Vermont's New Universal Pre-K Program Shows Some Growing Pains

Apr 27, 2017

Two years ago, Vermont started a public pre-K program that pays for up to 10 hours of preschool for 3-to-5-year olds. Now, the state has issued a report for the Legislature that shows that there have been mixed results so far.

The report, issued by the Agency of Education and the Agency of Human Services, is a preliminary evaluation of the program, which covered 7,326 children in its first year.

While the report found that there was an increase in the number of children covered by the publicly funded pre-school under Act 166, most of the growth was centered around the Champlain Valley, and the number of low-income families did not increase with the option of free early education available.

Chloe Learey, the director of the Winston Prouty Center for Child and Family Development in Brattleboro, says the state's new public pre-K program is bringing some big changes.

Leary says offering 10 hours was a good start, but it's really not enough for working families.

And she worries that the increased demands for licensing, in the absence of higher wages, might force early ed centers to close at a time when she says there's an increasing demand.

"I absolutely support the concept of investing in early childhood, but I'm not sure if Act 166 gets us there," Learey says. "I feel like we're continuing the fragmentation of the system versus thinking of the, 'How can we move the whole system forward?'"

And moving the system forward will take some work, according to the Act 166 legislative report that just came out.

Under the new law public schools were forced to create programs, but the law also covers private centers, like this one in Brattleboro, as well as smaller home-based programs.

Ayaan Patel, 5, is enrolled at Winston Prouty Center for Child and Family Development in Brattleboro.
Credit Howard Weiss-Tisman / VPR

Amy Fowler is a deputy secretary at the Agency of Education, and she says when the state tried to match up the information coming in from all of those different early ed models, there were glaring inconsistencies.

"We saw so much of our data was not usable for a variety of reasons," Fowler says. "That's just not going to be acceptable as we move forward in a policy setting."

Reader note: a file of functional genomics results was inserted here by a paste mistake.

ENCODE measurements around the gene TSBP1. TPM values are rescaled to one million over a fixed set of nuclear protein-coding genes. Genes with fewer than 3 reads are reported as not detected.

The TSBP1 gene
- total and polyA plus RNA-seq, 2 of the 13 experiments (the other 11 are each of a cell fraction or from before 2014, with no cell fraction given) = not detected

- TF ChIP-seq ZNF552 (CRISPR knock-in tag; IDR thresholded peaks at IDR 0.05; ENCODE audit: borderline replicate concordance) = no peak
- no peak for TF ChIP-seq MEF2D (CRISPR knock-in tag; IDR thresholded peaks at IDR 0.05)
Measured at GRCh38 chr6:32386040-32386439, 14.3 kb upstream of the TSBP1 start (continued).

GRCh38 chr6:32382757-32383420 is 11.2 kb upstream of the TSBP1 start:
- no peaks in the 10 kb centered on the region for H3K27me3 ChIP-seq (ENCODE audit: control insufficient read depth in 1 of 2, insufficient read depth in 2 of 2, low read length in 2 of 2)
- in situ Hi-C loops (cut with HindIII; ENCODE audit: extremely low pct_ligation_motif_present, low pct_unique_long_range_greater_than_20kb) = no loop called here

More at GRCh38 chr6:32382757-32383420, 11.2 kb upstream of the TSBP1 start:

The report shows that Vermont spent about $55 million in the first year of Act 166, and Fowler says with that kind of money on the line, the state has to have an accurate and reliable way to measure progress.

During the first year, which only covered about 30 percent of the schools in the state, 1,045 new children enrolled in the public pre-kindergarten.

Every public school district had to support an early education program in 2016.

Kim Paquette reads to children as the day starts at Winston Prouty.
Credit Howard Weiss-Tisman / VPR

Folwer says that's pretty good, but the number of low income families sending their children to a state-sponsored pre-K program barely budged — and she says that's a problem.

"The reason that we're concerned about that is because we are hoping that this makes it possible for more students who have free and reduced lunch to participate," she says.

Fowler expected there to be some bumps in the road as the state made such a dramatic change in how it administers its early education services. And she says they'll take all these lessons learned in the first year and try to make it better moving forward.

But for some of the people involved in early ed, there will be a period of adjustment.

Windham Child Care Association has been serving southeastern Vermont for 35 years, but in the new universal early education system, they lost a major state contract, and so they've decided to merge with Winston Prouty.

"The landscape that we work in has shifted so dramatically that it's really affected our sustainability," says director Margaret Atkinson.

Atkinson says there's broad support for universal pre-k among early educators, but at the same time some apprehension about the sweeping changes.

"My hope is that what comes out the other end is something that really does work well for providers and ultimately for kids and families too," she says. "I think that people are good-heartedly working towards that end. But we're in that interim time where it's hard to know what's going to happen."

Lawmakers were looking into universal pre-K even before this report came out.

As the Legislature gets ready to wrap up for the year, a special committee might work through the summer to come back with recommended changes.

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